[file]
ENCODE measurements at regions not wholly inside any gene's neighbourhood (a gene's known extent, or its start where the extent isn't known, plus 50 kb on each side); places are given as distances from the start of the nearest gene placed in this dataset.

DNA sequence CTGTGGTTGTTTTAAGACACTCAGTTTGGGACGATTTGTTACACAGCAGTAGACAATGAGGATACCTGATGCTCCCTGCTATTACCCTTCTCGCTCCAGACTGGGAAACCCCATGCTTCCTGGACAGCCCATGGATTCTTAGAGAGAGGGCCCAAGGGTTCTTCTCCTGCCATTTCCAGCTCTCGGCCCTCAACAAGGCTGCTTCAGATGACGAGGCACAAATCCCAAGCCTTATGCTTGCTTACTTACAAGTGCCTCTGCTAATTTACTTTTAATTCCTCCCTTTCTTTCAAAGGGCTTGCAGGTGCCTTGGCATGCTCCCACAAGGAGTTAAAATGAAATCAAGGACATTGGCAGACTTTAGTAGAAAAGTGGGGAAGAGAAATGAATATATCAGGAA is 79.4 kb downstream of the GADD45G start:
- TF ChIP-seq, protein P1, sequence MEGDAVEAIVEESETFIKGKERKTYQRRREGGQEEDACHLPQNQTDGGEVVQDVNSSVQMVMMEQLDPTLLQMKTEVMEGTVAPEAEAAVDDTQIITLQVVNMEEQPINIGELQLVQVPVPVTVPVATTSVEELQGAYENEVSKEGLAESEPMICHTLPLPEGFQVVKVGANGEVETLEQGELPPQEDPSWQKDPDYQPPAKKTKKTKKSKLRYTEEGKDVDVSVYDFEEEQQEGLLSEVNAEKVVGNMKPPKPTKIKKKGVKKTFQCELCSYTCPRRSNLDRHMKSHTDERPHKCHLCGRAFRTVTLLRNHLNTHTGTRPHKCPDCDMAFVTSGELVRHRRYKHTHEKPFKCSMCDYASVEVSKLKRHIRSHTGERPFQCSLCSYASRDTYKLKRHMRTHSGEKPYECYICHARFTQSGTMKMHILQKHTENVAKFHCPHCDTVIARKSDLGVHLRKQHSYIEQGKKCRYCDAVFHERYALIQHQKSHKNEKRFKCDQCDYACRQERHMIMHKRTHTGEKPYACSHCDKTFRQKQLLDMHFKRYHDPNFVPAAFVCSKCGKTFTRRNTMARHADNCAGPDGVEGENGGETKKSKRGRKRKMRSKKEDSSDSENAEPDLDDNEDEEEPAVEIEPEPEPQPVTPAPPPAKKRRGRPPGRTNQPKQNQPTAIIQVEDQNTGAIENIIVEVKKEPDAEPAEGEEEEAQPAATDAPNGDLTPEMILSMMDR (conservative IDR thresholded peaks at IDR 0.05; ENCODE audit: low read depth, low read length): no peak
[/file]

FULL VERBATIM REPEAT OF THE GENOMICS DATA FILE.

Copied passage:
ENCODE measurements at regions not wholly inside any gene's neighbourhood (a gene's known extent, or its start where the extent isn't known, plus 50 kb on each side); places are given as distances from the start of the nearest gene placed in this dataset.

DNA sequence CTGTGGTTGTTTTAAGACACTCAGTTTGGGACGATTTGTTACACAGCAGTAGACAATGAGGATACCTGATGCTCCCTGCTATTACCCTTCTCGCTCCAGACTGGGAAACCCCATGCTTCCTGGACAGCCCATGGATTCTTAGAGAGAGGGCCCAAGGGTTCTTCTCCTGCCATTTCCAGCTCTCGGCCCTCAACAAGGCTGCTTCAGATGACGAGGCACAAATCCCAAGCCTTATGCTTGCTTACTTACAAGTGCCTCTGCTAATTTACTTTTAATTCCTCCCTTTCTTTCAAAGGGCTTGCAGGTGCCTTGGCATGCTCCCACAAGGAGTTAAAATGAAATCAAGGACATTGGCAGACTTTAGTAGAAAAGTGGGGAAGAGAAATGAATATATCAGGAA is 79.4 kb downstream of the GADD45G start:
- TF ChIP-seq, protein P1, sequence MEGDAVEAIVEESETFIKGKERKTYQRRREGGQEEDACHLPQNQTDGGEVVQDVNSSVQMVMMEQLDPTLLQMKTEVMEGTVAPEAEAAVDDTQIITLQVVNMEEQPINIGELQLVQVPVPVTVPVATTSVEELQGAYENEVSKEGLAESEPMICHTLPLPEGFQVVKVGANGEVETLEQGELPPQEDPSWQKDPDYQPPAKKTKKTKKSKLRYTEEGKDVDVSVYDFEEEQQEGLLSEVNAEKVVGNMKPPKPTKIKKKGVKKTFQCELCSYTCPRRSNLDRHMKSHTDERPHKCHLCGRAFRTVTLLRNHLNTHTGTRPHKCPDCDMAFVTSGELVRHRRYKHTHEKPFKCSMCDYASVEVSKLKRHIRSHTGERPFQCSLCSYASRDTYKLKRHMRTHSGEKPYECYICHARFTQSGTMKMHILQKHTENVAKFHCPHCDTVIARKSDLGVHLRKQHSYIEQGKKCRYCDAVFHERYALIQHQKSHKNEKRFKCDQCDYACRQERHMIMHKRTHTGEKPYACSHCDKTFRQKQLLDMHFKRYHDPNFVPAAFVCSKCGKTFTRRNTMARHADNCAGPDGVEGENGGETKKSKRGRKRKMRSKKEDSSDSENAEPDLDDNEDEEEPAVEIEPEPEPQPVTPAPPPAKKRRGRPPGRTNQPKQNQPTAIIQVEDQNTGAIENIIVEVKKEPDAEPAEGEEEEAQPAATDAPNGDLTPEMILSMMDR (conservative IDR thresholded peaks at IDR 0.05; ENCODE audit: low read depth, low read length): no peak